When learning and training outcomes are assessed on the basis of the achievement of training for, sex differences are not reported for example [ 26for — 33 ].

While convention dictates that younger riders should be mounted on more experienced horses, due to the presupposition that such horses are safer, due to having been exposed to more potentially aversive stimuli, and having more established responses to correct rider cues, horees is an absence of scientific evidence to confirm if mares, gelding or stallions are better suited to riders of a given age or gender.

In a preliminary study, Ille et al [ 34 ] found no differences in stress responses between horses ridden by male or female riders, suggesting perhaps that the gender of the rider may not matter to the horse. Previous studies that have explored a range of equestrian topics by surveying amateur riders have predominantly included women as respondents chiefly because there are more female riders at amateur level [ 3536 ].

However, in equestrian events at the professional level, there are more male riders [ 37 ] and in amateur and professional rodeo, more men than women participate in competitive rodeo activities [ 38 ].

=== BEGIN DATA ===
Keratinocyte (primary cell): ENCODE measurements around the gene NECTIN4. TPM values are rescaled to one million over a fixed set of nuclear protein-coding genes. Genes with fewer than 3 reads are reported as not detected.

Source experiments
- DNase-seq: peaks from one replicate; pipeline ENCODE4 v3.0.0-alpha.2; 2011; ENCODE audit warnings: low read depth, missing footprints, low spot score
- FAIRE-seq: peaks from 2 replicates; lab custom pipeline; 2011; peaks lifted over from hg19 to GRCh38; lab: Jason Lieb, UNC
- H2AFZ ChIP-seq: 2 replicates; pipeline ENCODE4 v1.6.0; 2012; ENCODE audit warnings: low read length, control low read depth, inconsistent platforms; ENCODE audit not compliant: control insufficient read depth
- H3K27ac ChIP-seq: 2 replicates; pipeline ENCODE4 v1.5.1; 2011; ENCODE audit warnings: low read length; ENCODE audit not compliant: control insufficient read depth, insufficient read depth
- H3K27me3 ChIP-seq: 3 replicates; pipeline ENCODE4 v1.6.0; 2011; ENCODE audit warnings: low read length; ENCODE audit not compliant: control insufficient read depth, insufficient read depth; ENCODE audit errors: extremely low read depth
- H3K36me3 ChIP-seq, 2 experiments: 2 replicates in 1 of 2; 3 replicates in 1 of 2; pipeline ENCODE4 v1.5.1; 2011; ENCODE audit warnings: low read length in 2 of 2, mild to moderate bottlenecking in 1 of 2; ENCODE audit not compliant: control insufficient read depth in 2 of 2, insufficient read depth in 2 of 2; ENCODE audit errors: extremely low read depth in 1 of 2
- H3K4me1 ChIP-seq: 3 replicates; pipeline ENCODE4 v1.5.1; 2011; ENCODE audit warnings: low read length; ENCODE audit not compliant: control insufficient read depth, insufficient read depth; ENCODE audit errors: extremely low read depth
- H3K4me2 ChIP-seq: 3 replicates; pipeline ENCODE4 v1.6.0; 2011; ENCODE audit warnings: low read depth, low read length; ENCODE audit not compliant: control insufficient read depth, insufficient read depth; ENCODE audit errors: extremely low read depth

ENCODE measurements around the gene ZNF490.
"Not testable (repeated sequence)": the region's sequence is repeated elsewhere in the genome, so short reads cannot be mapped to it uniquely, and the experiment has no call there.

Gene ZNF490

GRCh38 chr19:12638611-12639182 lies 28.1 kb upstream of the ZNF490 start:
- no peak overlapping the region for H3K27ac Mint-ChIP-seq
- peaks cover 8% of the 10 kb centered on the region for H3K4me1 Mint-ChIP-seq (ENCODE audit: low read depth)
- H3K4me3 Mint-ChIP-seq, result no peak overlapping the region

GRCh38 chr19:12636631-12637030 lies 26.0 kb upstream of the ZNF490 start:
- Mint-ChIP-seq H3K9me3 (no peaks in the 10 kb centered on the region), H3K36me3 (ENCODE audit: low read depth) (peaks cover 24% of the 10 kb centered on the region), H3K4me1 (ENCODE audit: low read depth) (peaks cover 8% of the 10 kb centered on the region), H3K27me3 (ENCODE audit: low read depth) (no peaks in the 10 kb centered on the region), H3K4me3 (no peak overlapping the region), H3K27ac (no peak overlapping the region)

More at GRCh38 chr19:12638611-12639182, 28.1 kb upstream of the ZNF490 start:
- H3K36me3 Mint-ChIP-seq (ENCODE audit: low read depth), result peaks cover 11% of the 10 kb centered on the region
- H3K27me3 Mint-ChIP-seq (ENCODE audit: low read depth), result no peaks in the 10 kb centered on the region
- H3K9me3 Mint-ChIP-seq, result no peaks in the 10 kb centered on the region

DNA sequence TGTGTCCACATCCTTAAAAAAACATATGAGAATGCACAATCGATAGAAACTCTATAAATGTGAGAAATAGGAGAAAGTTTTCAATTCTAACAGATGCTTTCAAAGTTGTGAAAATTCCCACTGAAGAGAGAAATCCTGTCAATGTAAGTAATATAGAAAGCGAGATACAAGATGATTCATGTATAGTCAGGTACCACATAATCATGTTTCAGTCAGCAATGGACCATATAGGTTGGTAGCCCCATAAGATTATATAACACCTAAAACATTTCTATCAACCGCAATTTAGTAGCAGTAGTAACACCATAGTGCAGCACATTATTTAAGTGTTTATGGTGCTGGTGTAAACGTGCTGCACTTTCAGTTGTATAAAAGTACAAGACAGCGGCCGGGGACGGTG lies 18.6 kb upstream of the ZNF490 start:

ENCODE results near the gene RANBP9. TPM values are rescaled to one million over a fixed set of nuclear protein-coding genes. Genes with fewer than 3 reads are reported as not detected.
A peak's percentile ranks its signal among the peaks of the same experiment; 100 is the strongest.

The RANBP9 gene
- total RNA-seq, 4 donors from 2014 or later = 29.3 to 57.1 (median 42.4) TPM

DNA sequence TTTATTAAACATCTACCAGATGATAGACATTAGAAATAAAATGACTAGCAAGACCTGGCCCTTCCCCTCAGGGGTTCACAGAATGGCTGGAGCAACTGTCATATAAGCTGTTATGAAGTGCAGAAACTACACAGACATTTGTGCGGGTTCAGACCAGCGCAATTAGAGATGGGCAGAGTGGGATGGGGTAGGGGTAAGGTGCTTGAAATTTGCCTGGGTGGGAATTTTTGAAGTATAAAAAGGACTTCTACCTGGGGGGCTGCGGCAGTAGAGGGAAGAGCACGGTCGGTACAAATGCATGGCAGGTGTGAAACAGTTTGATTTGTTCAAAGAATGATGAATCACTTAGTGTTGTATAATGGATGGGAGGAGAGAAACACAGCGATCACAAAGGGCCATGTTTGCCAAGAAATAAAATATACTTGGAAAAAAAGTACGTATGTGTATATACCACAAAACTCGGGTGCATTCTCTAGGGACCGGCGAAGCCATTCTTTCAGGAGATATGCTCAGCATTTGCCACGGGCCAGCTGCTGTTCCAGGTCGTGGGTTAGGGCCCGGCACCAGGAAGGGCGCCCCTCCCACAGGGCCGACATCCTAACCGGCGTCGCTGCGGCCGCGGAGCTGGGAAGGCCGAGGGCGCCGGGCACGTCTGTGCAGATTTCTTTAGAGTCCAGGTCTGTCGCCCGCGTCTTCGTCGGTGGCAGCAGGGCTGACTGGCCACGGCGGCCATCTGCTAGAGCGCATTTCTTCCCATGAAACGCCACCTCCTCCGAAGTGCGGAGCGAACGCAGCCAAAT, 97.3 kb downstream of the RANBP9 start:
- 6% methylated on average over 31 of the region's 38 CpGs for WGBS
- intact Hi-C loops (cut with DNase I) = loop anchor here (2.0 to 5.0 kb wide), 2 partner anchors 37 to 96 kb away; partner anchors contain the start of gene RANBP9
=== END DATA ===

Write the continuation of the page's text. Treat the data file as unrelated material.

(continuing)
The aim of the current study was to determine whether gender of a rider plays a role in ideas and beliefs about the temperaments and ridden behavior of mares, geldings and stallions. The stud is known for its reliable horses. The following four riders arrive for a trail ride without a booking.

There are only three horses availableso one person will miss out. Respondents were asked the following question:. We were also interested in the terms that the participants associated with mares, geldings and stallions. Lastly, demographic horses invited respondents to indicate their gender and hodses in years. Forums included Cyberhorse www. In addition, twenty-seven national breed associations were also emailed to request the participation of members.

The survey was also spread through social media channels e. Facebook and participants were asked to encourage others to take part and recruit a large variety of people, both with and without horse-riding and handling experience.